Wednesday, November 27, 2013

JORN and POLLOCK, Louisiana Museum of Modern Art, Copenhagen

Asger Oluf Jorn (3 March 1914 – 1 May 1973) was a Danish painter, sculptor, ceramic artist, and author. He was a founding member of the avant-garde movement COBRA and the Situationist International.. He was born in Vejrum, in the northwest corner of Jutland, Denmark, and baptized Asger Oluf Jørgensen.
The largest collection of Asger Jorn's works—including his major work Stalingrad - can be seen in the Museum Jorn, Silkeborg, Denmark.
Asger Jorn: Letter to my son, 1957
In 1929, aged 15, he was diagnosed with
tuberculosis although he made a recovery from it after spending 3 months on the west coast of Jutland. In 1936 he traveled (on a BSA motorbike he had scraped together enough money to buy) to Paris to become a student of Kandinsky. However when he discovered that Kandinsky was in straitened circumstances, barely able to sell his own paintings, Jorn decided to join Fernand Leger's Academie Contemporaine, it was during this period that he turned away from figurative painting and turned to abstract art. In 1937 he joined le Corbusier in working on the Palais des Temps Noveau at the 1937 Paris Exhibition. From 1937 to 1942, he studied at the Royal Danish Academy of Fine Arts, Copenhagen. Jorn  was the first person to translate Franz Kafka into Danish. During the course of his artistic career he produced over 2500 paintings, prints, drawings, ceramics, sculptures, artist's books, collages, décollages, and collaborative tapestries. He died in Aarhus, Denmark on 1 May 1973. He is buried in Grötlingbo, on the island of Gotland in Sweden.

Pollock, nr. 5 1948

Paul Jackson Pollock (January 28, 1912 – August 11, 1956), known as Jackson Pollock, was an influential American painter and a major figure in the abstract expressionist movement. He was well known for his unique style of drip painting. During his lifetime, Pollock enjoyed considerable fame and notoriety, a major artist of his generation. Regarded as reclusive, he had a volatile personality, and struggled with alcoholism for most of his life. In 1945, he married the artist Lee Krasner, who became an important influence on his career and on his legacy.
Pollock died at the age of 44 in an alcohol-related, single-car accident; he was driving. In December 1956, several months after his death, Pollock was given a memorial retrospective exhibition at the Museum of Modern Art (MoMA)  in New York City. A larger, more comprehensive exhibition of his work was held there in 1967. In 1998 and 1999, his work was honored with large-scale retrospective exhibitions at MoMA and at The Tate in London. In 2000, Pollock was the subject of the film Pollock, directed by and starring Ed Harris, which won an Academy Award. 

Source: wikipedia

Louisiana Museum of Modern Art in Copenhagen has taken a closer look at the work of two outstanding artists with an exhibition Revolutionary Roads. (with 135 works, paintings drawing and prints) From November 15 2013 - February 23 2014. .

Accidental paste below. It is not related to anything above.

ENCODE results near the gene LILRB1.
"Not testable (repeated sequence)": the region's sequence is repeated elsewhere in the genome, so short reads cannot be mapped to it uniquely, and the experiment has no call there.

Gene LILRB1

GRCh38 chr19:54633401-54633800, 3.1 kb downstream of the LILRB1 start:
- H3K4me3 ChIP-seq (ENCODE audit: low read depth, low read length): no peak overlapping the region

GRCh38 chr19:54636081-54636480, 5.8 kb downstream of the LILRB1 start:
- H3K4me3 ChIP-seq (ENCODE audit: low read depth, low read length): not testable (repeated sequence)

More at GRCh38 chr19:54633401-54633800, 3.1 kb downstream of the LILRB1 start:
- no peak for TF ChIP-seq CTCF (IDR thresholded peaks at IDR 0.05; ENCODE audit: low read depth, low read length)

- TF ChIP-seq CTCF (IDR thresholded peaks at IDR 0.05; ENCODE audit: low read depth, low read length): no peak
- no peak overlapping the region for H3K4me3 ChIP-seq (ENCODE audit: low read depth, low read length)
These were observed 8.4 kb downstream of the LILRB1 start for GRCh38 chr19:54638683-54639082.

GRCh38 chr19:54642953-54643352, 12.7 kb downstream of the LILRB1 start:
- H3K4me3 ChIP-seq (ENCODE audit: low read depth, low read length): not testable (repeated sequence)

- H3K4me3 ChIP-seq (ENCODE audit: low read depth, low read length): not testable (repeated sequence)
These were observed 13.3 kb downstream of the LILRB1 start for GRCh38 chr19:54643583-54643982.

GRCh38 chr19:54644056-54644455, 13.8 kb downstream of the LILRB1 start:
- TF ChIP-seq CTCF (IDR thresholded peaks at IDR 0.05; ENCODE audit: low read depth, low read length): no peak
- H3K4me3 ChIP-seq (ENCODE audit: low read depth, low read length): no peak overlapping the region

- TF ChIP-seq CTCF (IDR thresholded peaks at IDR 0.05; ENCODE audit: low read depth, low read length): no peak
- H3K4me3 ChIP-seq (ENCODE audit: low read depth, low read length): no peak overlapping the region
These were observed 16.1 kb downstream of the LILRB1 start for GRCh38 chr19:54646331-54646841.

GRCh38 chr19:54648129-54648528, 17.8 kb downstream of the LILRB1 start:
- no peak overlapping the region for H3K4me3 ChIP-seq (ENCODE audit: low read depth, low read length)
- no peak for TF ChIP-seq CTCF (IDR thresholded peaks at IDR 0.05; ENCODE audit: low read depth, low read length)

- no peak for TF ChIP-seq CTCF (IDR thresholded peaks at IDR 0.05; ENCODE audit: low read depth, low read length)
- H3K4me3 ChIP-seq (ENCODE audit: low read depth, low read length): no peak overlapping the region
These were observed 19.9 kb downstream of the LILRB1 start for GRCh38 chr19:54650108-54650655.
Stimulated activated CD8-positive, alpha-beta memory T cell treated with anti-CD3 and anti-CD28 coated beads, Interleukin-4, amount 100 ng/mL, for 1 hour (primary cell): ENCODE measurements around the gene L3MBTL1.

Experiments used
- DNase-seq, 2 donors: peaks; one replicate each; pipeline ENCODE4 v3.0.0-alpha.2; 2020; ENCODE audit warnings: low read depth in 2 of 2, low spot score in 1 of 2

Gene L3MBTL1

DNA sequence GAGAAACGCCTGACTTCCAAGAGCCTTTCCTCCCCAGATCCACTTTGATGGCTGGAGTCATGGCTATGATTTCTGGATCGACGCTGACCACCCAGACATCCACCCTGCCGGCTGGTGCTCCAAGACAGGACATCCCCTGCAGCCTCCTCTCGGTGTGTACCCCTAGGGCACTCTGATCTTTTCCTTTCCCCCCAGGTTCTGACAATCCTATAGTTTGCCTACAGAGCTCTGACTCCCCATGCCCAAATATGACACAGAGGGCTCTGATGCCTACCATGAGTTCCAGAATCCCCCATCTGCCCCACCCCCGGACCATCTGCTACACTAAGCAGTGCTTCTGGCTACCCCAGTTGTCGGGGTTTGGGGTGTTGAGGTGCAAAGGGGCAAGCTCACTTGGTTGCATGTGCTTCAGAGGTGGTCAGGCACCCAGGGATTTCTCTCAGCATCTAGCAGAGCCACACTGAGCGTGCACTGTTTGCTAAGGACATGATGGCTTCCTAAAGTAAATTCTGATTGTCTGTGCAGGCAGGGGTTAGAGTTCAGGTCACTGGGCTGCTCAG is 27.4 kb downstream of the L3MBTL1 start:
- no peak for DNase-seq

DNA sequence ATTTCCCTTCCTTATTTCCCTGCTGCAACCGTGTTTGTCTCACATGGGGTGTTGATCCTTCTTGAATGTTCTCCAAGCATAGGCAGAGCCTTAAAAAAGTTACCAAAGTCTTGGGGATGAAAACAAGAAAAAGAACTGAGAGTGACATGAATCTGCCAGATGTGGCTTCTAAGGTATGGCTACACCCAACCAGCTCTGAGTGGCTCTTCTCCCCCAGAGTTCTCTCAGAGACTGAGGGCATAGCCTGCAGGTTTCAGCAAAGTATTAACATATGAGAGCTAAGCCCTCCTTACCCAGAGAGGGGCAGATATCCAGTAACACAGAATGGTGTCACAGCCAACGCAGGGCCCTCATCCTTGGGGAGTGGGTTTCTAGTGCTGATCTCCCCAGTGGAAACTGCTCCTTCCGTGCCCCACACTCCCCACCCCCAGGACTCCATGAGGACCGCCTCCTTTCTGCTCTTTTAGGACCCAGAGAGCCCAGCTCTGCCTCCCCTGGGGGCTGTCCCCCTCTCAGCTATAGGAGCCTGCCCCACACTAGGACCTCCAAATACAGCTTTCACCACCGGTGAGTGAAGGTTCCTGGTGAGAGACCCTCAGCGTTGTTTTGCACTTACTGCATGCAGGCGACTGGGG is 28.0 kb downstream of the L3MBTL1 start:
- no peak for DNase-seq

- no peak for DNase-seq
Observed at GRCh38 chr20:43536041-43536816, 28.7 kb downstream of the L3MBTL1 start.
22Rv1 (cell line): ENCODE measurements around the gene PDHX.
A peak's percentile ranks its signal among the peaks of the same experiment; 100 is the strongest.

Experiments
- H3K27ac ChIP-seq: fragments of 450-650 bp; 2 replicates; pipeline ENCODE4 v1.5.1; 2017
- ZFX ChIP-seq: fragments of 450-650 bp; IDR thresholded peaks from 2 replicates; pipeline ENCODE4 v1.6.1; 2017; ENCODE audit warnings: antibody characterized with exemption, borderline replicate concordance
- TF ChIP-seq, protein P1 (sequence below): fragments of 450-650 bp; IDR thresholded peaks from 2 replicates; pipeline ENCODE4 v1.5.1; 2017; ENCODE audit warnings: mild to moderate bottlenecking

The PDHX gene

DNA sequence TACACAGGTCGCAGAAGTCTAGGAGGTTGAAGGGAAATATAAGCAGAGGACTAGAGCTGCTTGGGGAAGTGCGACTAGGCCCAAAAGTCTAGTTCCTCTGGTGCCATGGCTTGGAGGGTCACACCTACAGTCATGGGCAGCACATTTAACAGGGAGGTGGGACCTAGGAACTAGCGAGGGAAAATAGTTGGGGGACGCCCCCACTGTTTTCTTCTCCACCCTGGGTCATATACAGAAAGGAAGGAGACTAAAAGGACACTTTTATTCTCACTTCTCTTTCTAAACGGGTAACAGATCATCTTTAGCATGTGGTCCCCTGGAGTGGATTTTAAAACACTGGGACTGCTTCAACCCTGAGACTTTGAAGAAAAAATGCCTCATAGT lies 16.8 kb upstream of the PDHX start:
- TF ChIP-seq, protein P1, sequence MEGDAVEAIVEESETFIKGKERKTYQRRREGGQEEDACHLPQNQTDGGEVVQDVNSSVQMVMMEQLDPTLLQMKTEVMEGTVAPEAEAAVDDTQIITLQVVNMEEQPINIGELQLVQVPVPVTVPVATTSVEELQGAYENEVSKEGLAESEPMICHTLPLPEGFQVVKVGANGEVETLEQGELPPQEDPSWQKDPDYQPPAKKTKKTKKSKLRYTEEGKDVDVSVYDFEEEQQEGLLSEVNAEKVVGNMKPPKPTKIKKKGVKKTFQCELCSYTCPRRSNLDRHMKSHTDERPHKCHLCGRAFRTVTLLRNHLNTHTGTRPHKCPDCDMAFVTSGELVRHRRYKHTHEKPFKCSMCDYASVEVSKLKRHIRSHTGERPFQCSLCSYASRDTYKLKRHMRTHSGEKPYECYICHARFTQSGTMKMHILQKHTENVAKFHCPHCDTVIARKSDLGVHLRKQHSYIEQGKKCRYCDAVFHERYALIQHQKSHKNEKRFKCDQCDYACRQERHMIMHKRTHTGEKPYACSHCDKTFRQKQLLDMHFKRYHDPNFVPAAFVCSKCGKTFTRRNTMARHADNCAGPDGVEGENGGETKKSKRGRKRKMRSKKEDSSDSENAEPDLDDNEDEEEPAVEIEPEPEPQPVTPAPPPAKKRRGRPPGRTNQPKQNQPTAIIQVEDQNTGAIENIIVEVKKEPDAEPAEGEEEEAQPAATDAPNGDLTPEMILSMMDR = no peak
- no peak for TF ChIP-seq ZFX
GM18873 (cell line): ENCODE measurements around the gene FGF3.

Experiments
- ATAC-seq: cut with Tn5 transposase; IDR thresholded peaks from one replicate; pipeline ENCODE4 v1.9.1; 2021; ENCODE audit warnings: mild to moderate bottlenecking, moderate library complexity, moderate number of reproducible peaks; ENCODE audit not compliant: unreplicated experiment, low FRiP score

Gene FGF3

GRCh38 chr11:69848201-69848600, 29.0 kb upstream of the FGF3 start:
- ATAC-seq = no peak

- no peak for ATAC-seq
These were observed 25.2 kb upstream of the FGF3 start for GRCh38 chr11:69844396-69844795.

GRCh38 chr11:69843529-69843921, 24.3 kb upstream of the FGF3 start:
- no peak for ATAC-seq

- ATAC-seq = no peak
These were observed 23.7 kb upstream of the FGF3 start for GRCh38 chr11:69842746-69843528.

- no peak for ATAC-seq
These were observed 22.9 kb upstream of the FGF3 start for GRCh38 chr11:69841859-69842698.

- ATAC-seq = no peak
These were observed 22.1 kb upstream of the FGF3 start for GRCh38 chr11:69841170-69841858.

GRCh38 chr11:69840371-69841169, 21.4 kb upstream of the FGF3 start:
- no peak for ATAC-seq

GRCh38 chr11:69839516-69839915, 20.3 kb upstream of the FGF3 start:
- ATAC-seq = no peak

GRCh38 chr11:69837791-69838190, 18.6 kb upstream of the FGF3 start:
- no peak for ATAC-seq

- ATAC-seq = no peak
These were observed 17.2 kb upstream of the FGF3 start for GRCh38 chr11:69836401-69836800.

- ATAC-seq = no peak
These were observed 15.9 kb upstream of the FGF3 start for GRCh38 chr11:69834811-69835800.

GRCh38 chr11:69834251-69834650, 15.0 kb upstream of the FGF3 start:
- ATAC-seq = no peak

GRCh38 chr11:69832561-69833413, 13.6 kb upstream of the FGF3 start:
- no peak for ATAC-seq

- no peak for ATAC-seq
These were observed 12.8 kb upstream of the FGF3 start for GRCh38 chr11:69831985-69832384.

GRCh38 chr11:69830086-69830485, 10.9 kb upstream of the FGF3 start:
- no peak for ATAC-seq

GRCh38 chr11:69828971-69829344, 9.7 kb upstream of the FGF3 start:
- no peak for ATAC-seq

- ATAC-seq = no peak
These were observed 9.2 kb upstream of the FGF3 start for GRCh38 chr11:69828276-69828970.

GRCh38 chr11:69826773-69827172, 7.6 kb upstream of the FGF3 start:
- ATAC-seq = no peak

Jorn and Pollock never met, but they both  revolutionized painting during and immediately after World War II. They were the same age, one a northern European born in Vejrum, Jutland, the other an American from Cody, Wyoming, in the USA. This exhibition focuses on the period 1943-1963. For both artists there was a ‘before’ this period, and for Jorn also an ‘after’. It was in this period that the two artists’ work was defined and they achieved the greatest international attention.
Some of Jorn’s and Pollock’s works are almost indistinguishable in style. Jorn and Pollock offer us different versions of the routes that the revolution in painting could take, and often what looks identical is really fundamentally different. With his drip technique Pollock changed the rules of the game for painting itself for many people. He staged the artist as the modern hero; he was in the painting, but outside society. Jorn went a different way. For Jorn it was about commitment to the real world, about getting history and the contemporary world into art and a residue of the figurative in his works, a recognizability to which we can relate as viewers.

Jorn is a central figure in Louisiana’s collection and has been presented retrospectively several times, but it is half a century since Pollock’s paintings were last presented at the museum (in 1963). This exhibition shows 135 works, paintings, drawings and prints lent by some of the world’s leading museums and private collections.

The meeting between the works of the two artists has been organized in five thematic sequences, each with its own expression – routes that constantly cross paths: Myths and Mythmakers, Figuration and Abstraction, Abstract Expressionism and What Looks Like It, The Accidental and The Controlled and Jorn & Pollock. Revolutionary Roads. 

Source: Louisiana Museum of Modern Art

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